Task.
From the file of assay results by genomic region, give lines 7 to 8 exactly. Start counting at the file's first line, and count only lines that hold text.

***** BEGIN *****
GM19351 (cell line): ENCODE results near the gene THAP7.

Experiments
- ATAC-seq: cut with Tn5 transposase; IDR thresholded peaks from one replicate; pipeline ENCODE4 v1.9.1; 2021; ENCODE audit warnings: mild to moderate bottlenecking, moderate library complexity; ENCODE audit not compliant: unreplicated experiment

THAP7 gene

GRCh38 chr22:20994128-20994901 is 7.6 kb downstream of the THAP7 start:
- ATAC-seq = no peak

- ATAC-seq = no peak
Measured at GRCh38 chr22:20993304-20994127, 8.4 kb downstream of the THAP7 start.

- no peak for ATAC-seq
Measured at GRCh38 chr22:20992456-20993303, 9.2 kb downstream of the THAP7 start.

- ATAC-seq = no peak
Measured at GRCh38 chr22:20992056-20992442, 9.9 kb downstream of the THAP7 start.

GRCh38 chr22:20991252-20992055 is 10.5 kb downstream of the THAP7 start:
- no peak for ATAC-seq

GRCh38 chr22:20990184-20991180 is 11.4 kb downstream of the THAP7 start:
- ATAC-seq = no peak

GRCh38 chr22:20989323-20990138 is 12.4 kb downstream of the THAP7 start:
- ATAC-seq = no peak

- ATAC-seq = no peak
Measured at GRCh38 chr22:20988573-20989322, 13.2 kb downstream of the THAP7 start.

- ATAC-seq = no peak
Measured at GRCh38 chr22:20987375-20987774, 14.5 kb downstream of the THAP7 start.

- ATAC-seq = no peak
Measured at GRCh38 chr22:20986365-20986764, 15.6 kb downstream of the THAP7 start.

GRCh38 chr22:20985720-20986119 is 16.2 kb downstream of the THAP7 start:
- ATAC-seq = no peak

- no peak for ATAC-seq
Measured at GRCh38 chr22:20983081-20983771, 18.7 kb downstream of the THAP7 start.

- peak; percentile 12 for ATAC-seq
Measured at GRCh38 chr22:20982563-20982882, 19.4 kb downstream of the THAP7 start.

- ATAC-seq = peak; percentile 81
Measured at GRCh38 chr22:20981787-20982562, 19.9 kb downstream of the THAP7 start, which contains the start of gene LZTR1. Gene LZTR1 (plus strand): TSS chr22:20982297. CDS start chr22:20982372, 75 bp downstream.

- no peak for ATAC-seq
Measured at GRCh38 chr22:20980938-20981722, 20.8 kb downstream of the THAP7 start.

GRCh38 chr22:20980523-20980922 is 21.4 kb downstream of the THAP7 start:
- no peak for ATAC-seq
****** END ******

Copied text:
- ATAC-seq = no peak
Measured at GRCh38 chr22:20993304-20994127, 8.4 kb downstream of the THAP7 start.